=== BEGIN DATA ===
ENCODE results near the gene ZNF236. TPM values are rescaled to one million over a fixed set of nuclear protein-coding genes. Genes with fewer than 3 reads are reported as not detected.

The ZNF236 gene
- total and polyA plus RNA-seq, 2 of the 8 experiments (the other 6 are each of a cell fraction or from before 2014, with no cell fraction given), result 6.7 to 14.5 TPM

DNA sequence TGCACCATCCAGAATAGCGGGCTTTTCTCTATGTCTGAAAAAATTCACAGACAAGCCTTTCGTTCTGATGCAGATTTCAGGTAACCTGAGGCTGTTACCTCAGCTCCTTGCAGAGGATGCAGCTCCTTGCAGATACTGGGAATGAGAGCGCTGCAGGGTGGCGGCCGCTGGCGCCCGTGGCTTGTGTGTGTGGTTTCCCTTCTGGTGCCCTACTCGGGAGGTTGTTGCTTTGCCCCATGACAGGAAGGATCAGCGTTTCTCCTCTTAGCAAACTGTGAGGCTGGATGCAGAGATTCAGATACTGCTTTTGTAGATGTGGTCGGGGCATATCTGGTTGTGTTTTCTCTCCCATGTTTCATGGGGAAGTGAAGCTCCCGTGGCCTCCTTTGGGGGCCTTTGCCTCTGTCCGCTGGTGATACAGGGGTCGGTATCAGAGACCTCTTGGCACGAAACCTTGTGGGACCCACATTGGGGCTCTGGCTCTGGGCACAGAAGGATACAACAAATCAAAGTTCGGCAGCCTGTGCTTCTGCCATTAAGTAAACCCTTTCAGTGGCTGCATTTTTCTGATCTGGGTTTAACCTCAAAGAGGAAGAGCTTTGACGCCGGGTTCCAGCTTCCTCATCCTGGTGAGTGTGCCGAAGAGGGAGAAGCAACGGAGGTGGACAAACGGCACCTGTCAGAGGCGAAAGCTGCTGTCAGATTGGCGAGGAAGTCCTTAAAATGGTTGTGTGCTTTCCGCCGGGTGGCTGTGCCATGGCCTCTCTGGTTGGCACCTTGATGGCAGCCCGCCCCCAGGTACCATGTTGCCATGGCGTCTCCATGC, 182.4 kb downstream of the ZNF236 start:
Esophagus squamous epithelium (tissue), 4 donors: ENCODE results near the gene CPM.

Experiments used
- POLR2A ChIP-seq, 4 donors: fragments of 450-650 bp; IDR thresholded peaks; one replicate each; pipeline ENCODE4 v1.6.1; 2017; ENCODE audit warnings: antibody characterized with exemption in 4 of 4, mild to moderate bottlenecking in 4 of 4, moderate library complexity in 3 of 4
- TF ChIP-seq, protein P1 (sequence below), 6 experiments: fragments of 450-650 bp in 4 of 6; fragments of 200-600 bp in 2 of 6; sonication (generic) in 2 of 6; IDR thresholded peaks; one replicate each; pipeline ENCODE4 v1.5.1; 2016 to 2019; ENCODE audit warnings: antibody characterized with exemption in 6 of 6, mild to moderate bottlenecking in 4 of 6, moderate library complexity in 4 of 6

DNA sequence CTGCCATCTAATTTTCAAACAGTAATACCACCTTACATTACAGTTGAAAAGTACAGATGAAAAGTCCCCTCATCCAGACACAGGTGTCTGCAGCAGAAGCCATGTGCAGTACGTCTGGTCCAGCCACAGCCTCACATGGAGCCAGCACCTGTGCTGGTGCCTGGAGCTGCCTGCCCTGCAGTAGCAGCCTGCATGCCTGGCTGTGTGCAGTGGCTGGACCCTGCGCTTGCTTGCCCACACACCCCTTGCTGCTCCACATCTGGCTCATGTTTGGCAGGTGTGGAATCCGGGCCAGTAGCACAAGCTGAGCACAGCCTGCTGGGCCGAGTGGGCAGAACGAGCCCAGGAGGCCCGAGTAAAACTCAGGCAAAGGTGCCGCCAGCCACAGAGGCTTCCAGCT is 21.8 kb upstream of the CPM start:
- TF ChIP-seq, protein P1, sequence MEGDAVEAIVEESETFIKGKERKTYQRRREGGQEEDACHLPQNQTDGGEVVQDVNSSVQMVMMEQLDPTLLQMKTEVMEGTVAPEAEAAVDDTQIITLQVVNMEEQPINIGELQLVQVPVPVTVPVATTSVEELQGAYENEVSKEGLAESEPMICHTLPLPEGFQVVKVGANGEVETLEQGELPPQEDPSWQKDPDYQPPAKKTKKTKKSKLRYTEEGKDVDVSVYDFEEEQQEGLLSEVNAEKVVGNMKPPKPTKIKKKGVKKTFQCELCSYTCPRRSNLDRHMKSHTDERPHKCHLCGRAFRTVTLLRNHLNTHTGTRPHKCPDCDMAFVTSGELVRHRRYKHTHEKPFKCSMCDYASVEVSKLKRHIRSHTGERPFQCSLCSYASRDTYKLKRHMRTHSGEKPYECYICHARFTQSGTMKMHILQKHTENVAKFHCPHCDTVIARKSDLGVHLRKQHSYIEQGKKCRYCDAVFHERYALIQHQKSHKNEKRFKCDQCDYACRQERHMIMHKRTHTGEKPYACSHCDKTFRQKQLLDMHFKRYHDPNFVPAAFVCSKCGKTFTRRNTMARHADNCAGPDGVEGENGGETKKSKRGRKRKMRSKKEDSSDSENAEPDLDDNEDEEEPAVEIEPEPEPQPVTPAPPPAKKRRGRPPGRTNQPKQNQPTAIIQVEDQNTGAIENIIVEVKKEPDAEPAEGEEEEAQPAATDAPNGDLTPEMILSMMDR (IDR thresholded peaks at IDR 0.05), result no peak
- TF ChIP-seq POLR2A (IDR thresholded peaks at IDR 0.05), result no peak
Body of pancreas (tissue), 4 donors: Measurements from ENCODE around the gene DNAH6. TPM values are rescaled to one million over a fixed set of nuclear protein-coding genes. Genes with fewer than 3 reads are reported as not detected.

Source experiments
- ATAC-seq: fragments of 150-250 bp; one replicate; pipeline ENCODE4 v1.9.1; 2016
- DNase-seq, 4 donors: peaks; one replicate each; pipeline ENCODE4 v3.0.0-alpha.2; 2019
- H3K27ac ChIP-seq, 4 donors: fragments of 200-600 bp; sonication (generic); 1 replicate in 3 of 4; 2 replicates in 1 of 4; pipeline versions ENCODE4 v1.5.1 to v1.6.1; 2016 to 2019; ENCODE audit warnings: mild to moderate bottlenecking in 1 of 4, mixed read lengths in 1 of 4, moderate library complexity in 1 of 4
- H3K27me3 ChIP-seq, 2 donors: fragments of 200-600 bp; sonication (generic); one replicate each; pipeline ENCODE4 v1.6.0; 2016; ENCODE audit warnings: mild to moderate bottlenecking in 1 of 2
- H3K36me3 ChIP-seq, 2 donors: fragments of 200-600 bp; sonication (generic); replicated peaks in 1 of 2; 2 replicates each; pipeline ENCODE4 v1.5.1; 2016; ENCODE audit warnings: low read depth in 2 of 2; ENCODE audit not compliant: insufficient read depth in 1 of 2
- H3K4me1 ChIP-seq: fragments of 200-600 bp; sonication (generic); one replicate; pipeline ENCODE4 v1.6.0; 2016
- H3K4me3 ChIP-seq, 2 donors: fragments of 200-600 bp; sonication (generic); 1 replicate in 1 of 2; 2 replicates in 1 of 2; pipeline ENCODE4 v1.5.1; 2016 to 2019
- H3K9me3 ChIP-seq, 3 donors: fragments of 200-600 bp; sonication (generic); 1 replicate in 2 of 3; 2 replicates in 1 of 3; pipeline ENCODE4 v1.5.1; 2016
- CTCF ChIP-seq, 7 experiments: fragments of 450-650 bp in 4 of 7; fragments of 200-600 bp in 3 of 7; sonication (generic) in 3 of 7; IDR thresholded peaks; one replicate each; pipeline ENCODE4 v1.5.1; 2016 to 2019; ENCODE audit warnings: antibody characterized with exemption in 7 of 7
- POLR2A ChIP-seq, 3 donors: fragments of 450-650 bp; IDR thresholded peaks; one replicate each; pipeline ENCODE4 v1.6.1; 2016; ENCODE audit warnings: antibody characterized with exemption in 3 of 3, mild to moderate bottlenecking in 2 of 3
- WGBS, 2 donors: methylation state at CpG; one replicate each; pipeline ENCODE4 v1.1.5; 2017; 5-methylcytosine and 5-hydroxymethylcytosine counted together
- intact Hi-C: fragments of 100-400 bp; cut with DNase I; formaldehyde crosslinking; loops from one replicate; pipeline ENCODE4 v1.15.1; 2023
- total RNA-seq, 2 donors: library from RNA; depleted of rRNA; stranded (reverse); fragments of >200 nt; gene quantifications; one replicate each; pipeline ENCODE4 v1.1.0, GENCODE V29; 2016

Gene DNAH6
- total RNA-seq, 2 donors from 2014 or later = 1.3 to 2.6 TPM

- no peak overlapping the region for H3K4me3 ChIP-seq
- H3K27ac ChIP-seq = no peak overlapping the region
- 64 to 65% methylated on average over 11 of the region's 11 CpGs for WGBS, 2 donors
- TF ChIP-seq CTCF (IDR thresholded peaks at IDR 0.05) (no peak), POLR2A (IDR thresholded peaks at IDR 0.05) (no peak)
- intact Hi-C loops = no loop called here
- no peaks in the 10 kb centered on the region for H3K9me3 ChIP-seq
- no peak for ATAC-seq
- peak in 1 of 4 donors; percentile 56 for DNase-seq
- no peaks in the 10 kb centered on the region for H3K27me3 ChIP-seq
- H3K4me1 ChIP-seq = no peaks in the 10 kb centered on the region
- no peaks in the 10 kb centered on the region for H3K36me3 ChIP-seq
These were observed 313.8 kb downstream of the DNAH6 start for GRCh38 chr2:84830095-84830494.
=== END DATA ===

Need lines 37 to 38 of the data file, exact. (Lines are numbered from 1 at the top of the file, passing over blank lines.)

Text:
- no peaks in the 10 kb centered on the region for H3K27me3 ChIP-seq
- H3K4me1 ChIP-seq = no peaks in the 10 kb centered on the region